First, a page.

Thank the unicorns.
As more companies stay private longer, and are raising larger and larger rounds, the trend appears to be benefiting venture capital firms, which were able to raise more money in the second quarter than in any other three-month period since the end of 2007.
According to a report released Wednesday from Thomson Reuters and the National Venture Capital Association, U.S. venture capitalists raised $10.3 billion over 74 funds during the second quarter. That’s an increase of 39 percent over the first quarter, and 27 percent over the same period a year earlier. It’s also the most money raised since the Q4 of 2007 when VC firms collected just over $10.4 billion.
“If this pace continues, we are certainly on track to surpass total fundraising for all of 2014 in what we hope is a more favorable environment across the venture industry, not just isolated at the top among a few marquee firms,” said Bobby Franklin, President and CEO of NVCA.
Two Seattle area VC firms announced new funds during the second quarter. Bellevue’s Ignition Partners — known for backing such companies as Chef, Cloudera and Couchbase — raised its sixth fund worth $200 million. And, Seattle’s Madrona Venture Group announced its sixth fund worth $300 million. In the past, it’s bankrolled such companies as Redfin, Apptio, iSpot.TV and others.
The report out today said a total of 74 funds were raised, including 43 funds from existing firms. But an unusually high number of new firms — 31 — were born during the second quarter, making it the strongest period for first-time funds since the beginning of 2014. Back then, 32 first-time funds were formed.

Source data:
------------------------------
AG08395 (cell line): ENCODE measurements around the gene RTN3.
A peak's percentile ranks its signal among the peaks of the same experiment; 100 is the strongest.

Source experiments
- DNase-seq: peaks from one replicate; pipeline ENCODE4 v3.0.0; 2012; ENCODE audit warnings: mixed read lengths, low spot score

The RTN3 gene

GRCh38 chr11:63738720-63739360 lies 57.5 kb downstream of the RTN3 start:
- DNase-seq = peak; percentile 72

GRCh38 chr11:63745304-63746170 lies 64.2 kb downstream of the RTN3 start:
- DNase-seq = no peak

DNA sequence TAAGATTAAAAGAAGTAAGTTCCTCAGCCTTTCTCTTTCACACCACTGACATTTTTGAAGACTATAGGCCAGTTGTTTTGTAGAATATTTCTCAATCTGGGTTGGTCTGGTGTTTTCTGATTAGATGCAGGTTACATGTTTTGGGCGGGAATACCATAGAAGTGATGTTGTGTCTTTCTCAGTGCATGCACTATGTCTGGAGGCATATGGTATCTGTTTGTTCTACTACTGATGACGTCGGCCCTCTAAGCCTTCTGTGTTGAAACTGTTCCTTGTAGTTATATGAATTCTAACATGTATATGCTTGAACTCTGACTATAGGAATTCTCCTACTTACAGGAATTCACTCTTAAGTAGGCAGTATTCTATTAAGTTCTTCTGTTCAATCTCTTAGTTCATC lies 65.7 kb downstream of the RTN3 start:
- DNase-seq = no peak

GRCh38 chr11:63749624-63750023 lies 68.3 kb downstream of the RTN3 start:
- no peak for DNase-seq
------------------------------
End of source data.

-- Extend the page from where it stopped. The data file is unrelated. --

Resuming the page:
Madrona Venture Group’s Matt McIlwain previously addressed the level of interest among investors. “We had way more demand than we were going to be able to accommodate. Our scarce resource is our time and our ability to add value. Could we have raised a $500 million fund? No doubt in my mind.”
Ignition also said it decided to keep things small, but could have easily raised $300 million based on demand. But right now keeping it small is not always the case.
During the quarter, New Enterprise Associates 15 raised $2.8 billion, making it the largest all-time early stage VC fund since records began in 1980. Other new funds include Institutional Venture Partners XV, which raised $1.3 billion and Social Capital Partnership III, which raised $600 million. These three funds alone nearly account for half of the quarter’s fundraising.
Some of these big funds are raising more money to match the needs of companies that are choosing to remain private for longer, and raising big rounds instead of going public.
A so-called “unicorn” is a privately held company that tends to raise hundreds of millions of dollars at a time and has a $1 billion-plus valuation. We’ve noted before that these companies are impacting the flow of companies into the public markets. For instance, in the first quarter, IPOs hit a two-year low, with just 34 companies existing during the period.
How the lack of exits will ultimately impact VCs, and whether these valuations can be sustained is a frequently discussed topic. For now, it appears that investors are eager to get in on the action.
“What this all means is that fundraising is finally scaling up to the level of venture investment we’ve witnessed over the past few years, and the institutional investors are recognizing the great opportunities to invest in the next generation of American companies,” said NVCA’s Franklin.
Meanwhile, a separate report from Pitchbook found that 72 VC funds in North America raised $11.7 billion in the second quarter. That was up from 61 funds in the first quarter which raised $7.9 billion.